What is the Difference between Antiques, Vintage Arts, Collectibles and Associated Values?
Purchasing Awareness —
Antique — An antique is any object, (fine art, folk art, craft), created 100 or more years ago, which tells us something about the earlier times of its culture, its symbolism, and /or its myths and legends.
In many cases, older objects were born out of a utilitarian need for everyday living, but over time, were coveted due to the uniqueness of the workmanship involved. Of course, at the same time, fine pieces were also created, but were intended as gifts for special occasions and/or special people, and for the most part, were one-of-a-kind works of art. Underlying both the functional and finely-crafted objects, however, was the quality of work done by the craftsperson. As a result, the folk art object and the exquisite fine pieces have emerged as treasured, highly-sought-after antiques by collectors and enthusiasts alike, due to their scarcity. It is important to remember that the value of any piece is relative to its rarity and its desirability, so the market is in constant flux. Largely, though, prices usually escalate as the years pass.
Vintage — The same can also be said for ‘vintage’ objects, as a ‘vintage’ piece is at least 60 years old; will be well-crafted; and perhaps even unique by now, but will already have a potential investment quality for the collector. Or at least it must have an attractive quality, which appeals to the beginner or experienced collector.
Collectibles — A collectible is any object, antique, vintage, or contemporary, that is considered valuable due to its scarcity and/or demand. Usually, anything that is mass-produced does not qualify. The buyer of any collectible item should determine its value through comparison shopping, as a lot of objects are offered as ‘collectible’, as a marketing ploy by the seller, when in fact the piece is quite common, and therefore not so valuable. “The more you know, the better the decision” should be the collector’s mantra. Obviously, many people collect and buy for purely emotional reasons, rather than for investment purposes, and there is nothing wrong with collecting for collecting sake.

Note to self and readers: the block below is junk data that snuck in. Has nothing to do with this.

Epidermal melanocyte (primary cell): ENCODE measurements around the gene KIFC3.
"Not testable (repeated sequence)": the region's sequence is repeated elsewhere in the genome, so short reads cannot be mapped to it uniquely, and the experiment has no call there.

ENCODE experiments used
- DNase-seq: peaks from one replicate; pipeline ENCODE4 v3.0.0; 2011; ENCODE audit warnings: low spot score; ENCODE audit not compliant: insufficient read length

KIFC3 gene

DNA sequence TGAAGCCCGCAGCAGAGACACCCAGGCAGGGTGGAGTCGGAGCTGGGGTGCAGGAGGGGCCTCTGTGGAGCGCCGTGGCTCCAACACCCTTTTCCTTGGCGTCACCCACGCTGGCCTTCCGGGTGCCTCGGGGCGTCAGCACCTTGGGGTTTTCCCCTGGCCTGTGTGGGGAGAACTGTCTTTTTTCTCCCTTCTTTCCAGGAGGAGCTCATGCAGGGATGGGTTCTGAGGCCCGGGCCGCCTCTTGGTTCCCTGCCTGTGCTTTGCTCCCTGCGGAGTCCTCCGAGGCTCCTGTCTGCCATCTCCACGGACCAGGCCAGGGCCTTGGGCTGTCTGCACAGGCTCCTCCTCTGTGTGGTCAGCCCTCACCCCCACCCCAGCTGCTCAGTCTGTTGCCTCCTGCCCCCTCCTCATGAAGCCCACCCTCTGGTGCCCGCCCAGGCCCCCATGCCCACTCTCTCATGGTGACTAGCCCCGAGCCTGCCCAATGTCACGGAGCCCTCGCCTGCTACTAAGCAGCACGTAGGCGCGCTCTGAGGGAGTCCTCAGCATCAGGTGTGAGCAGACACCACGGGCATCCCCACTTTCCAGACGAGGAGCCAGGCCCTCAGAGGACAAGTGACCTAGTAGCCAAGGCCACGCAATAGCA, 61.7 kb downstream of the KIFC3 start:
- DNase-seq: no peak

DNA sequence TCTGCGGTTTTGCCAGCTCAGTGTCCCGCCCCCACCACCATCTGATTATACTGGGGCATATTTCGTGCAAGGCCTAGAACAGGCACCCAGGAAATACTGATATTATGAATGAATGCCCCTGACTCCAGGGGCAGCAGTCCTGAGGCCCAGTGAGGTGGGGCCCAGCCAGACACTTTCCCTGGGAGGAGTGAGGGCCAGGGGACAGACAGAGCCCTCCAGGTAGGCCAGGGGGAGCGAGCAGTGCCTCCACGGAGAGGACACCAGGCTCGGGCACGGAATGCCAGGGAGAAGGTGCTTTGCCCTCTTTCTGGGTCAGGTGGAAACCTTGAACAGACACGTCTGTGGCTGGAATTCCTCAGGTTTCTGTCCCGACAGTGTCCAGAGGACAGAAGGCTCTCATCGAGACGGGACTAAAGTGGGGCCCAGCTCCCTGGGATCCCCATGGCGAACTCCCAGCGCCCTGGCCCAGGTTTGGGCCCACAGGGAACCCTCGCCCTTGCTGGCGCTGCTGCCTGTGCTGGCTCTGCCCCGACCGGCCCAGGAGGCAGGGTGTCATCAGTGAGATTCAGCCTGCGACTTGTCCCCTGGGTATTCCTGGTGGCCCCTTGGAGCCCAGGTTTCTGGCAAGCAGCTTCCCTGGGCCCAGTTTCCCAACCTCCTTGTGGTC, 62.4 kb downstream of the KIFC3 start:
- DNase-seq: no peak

Your Objective —
– Your overall objective is to enlighten yourself about a culture you value and appreciate.
– Antiques are old, so they may have cracks, chips or repairs. That is part of the aging process and the basis of characteristics common in most antiques. The more perfect the piece, the higher the price because of its rarity and flawless condition.
– Buy the best you can afford, continue to upgrade in quality, and expand the diversity of your collection. Never insult any dealer, (especially in Japan),with offers that are unrealistic. Specialists are helpful, (and always use guideline suggestions), and know the fair market value for a similar object(s) of same quality.
— Buy what you love and enjoy seeing every day. ‘Haste makes waste’: be a very observant buyer, and celebrate your discovery.